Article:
© BOKU/Institut für Umweltbiotechnologie

According to meteorologists, the summer of 2020 could be the third summer of drought in a row. In Germany, the east and southeast will be hit particularly hard once again. A catastrophe for the forests and agriculture. The latter accounts for more than 70% of the world’s total freshwater consumption. Three-quarters of farmers are completely dependent on rainfall.

As a result of global warming, however, this rainfall has been increasingly absent for ever-longer periods of time. The consequences are more prolonged periods of drought, loss of arable land, and desertification. All this in turn means that people’s food security suffers as farmers lose their livelihoods.

New type of hydrogel as a solution

A workaround could be to store water so that it can be used during periods of drought. One way to do this is to use so-called hydrogels. These polymeric materials can absorb large amounts of water and release it gradually back into their environment. Biotechnologists at the University of Natural Resources and Life Sciences (BOKU) in Vienna, Austria, have now succeeded in developing a new type of hydrogel that is based entirely on natural raw materials that can store larger quantities of water than any other hydrogel known to date. Consequently, it not only facilitates irrigation and long-term improvement in soil quality but also offers the possibility of targeted fertilization.

The scientists say that soils mixed with this biohydrogel could absorb water up to 95% and thus reduce irrigation by as much as 40%. With this new type of biohydrogel, droughts can be mitigated and irregular water supply can also be managed. But it is also possible to convert soil that is not actually suitable for agriculture, such as sandy soil, into agriculturally productive soil. “Unlike conventional hydrogels, our innovative product is fully biodegradable and also improves soil quality in terms of permeability, density, structure, texture, and humus content,” explains Gibson Nyanhongo, head of the research team at BOKU.

A wealth of properties

Yet the biohydrogel is much more than just a water reservoir, the researchers point out. “It also functions as a carrier system for fertilizers and plant protection products and should enable farmers, horticulturists, fruit growers, and winegrowers, but also florists and lovers of ornamental plants, to deal effectively and efficiently with pesticides, herbicides or antimicrobial agents, and thereby reduce environmental pollution as well.” This kind of combination of irrigation and fertilization is not only good for the environment because it reduces the negative effects, but it also helps to significantly reduce agricultural costs while boosting crop yields.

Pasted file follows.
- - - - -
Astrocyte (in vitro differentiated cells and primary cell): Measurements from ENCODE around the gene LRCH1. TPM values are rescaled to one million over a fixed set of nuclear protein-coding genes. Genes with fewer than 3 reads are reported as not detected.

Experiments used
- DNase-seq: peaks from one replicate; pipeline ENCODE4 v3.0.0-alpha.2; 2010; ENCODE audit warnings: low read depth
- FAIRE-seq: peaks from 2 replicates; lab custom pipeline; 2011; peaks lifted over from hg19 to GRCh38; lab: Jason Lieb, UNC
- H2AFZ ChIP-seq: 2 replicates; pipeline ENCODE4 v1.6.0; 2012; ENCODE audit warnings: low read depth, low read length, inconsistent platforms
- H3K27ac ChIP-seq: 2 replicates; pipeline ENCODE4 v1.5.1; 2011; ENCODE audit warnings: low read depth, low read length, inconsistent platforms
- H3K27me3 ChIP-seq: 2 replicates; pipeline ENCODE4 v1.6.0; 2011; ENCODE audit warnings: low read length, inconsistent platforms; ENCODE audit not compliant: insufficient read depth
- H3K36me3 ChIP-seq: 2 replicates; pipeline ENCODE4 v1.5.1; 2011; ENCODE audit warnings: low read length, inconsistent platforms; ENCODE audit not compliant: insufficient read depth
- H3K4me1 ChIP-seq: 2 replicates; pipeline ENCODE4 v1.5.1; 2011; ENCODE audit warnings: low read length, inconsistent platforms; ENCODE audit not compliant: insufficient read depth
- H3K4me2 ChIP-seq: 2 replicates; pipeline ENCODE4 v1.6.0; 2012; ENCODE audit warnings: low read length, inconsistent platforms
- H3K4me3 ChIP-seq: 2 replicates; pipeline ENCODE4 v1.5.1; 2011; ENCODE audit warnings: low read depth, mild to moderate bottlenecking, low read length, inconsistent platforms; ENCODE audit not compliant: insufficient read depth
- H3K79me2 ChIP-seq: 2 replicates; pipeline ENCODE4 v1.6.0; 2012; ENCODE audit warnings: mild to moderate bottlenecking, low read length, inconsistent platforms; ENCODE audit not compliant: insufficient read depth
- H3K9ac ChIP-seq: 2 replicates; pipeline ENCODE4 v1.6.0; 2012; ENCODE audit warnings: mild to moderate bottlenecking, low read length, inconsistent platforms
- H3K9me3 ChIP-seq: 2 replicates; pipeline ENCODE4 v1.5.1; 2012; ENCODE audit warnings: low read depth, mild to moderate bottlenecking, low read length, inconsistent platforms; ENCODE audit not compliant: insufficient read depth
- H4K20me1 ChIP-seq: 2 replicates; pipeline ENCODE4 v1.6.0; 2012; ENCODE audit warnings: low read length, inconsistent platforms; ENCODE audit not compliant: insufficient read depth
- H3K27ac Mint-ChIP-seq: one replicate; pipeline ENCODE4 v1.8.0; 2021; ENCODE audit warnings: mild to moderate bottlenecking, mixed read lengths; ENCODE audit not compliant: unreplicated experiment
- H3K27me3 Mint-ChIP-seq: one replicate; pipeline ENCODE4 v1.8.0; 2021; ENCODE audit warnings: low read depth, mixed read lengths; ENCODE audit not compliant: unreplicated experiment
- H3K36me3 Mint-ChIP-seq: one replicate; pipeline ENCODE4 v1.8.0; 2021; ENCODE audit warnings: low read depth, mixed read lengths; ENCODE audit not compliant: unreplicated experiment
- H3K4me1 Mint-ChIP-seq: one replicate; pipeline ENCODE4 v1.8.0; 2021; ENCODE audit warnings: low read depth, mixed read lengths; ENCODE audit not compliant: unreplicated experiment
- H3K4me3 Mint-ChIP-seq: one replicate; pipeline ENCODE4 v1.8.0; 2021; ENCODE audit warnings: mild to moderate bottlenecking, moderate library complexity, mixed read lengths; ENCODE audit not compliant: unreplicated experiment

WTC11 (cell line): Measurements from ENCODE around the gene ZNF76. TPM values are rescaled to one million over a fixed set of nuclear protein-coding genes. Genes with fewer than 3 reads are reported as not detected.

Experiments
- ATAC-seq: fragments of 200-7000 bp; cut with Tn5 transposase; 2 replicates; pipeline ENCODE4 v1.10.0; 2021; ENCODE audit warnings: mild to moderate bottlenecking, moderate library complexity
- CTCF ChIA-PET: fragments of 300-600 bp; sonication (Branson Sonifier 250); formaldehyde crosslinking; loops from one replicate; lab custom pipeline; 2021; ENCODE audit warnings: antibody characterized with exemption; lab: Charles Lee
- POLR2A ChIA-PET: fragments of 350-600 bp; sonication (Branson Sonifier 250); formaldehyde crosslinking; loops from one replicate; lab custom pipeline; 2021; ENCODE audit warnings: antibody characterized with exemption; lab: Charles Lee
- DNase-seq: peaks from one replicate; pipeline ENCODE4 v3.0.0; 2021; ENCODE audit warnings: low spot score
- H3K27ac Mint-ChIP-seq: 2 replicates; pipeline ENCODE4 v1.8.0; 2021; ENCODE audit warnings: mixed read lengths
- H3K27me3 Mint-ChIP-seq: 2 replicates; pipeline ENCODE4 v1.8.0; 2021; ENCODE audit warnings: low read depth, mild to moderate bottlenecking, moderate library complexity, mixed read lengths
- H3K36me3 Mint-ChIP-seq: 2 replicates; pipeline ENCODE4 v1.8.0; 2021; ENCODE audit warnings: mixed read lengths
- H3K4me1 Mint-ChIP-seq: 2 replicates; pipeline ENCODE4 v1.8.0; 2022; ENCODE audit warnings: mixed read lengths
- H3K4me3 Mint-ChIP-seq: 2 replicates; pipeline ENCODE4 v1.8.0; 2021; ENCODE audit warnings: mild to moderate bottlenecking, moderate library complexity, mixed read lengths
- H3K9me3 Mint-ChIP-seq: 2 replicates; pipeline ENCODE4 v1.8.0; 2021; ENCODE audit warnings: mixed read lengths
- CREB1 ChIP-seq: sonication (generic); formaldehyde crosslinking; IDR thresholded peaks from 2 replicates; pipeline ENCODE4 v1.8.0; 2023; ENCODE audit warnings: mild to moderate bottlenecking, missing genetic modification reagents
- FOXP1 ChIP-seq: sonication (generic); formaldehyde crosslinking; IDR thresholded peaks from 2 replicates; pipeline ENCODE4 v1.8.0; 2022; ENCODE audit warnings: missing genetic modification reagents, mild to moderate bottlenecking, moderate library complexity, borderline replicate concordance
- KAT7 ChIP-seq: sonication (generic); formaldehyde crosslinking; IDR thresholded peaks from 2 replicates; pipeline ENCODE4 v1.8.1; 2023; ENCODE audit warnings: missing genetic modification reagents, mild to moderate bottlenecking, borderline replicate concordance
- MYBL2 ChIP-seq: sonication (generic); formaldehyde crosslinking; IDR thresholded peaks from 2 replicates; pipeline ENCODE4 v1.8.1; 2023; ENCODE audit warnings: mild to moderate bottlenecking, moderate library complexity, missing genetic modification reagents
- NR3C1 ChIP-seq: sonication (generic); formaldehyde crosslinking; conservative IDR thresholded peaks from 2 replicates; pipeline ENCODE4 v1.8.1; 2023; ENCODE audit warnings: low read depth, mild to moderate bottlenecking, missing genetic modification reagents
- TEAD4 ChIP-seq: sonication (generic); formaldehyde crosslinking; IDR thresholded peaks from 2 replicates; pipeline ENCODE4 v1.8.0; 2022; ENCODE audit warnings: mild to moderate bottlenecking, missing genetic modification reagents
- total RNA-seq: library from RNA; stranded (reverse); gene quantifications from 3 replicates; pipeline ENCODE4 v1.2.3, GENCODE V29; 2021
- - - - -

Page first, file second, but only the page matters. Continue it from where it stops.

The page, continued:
The new type of biohydrogel is available in a variety of forms: wet, dry, granulated, and as a powder. It is suitable for use both in open fields and in artificial agricultural systems. BOKU is currently on the lookout for a company that is interested in bringing the patented technology to market.

Title photo: Plant growth trials carried out without irrigation over a period of one month, at average temperatures between 22 and 30°C: (A) Plants without bio-hydrogel. (B) with biohydrogel © BOKU/Institute of Environmental Biotechnology

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About the author

Author profile picture Petra Wiesmayer is a journalist and author who has conducted countless interviews with high-profile individuals and researched and written general entertainment, motorsports, and science articles for international publications. She is fascinated by technology that could shape the future of mankind and enjoys reading and writing about it.As an avid science fiction fan she is fascinated by technology that could shape the future of mankind and enjoys reading and writing about it.